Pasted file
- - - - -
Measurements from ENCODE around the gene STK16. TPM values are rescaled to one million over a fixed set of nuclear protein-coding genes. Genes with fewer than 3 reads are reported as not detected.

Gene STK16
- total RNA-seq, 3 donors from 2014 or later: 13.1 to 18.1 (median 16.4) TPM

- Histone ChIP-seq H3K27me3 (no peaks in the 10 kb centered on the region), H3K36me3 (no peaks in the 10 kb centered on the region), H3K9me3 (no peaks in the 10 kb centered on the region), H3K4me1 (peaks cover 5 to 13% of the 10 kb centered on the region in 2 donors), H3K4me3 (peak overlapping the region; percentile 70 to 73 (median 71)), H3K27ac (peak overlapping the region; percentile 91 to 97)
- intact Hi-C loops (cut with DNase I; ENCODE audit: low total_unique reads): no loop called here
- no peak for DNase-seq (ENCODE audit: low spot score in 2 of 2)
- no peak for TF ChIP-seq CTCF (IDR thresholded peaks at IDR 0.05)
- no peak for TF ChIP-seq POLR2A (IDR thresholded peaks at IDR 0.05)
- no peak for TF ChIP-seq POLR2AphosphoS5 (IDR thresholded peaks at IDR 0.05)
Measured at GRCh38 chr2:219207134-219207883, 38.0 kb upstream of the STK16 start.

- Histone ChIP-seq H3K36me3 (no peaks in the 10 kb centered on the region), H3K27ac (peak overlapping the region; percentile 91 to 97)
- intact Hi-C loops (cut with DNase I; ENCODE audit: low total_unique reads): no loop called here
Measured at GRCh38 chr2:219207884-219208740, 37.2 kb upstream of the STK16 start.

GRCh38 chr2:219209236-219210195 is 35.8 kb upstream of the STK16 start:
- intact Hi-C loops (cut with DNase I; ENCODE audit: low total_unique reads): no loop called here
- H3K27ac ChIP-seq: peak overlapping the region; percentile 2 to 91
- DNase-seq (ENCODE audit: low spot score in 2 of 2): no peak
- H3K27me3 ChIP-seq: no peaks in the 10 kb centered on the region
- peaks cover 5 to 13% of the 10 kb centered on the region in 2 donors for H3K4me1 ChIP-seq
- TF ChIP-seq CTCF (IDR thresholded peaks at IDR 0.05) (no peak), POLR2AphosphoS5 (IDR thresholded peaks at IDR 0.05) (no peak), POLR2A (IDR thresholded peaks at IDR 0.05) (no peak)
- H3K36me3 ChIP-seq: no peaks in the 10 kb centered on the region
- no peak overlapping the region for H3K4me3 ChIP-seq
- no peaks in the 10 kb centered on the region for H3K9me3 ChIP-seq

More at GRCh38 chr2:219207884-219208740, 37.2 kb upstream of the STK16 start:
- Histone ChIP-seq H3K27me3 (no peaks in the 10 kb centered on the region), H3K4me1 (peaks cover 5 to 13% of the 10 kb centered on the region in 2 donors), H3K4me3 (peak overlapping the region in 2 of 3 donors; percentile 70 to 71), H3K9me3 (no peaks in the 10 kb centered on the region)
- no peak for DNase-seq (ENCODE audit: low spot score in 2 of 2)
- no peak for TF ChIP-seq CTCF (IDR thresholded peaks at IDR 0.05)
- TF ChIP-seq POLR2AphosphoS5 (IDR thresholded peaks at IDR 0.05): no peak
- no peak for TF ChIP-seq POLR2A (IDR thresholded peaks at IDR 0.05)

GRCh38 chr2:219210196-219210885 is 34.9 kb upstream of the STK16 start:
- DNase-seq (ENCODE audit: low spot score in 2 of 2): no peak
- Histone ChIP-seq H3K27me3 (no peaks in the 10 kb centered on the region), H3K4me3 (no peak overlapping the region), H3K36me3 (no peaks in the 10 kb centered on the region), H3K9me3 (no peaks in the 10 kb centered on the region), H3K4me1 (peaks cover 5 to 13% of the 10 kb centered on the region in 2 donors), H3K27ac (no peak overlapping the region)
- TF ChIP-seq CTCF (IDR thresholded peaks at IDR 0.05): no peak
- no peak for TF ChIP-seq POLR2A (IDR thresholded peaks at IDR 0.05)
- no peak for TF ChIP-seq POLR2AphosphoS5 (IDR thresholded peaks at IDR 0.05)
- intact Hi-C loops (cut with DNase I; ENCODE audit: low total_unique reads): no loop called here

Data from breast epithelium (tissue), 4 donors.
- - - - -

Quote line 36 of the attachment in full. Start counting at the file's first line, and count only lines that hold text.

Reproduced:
- intact Hi-C loops (cut with DNase I; ENCODE audit: low total_unique reads): no loop called here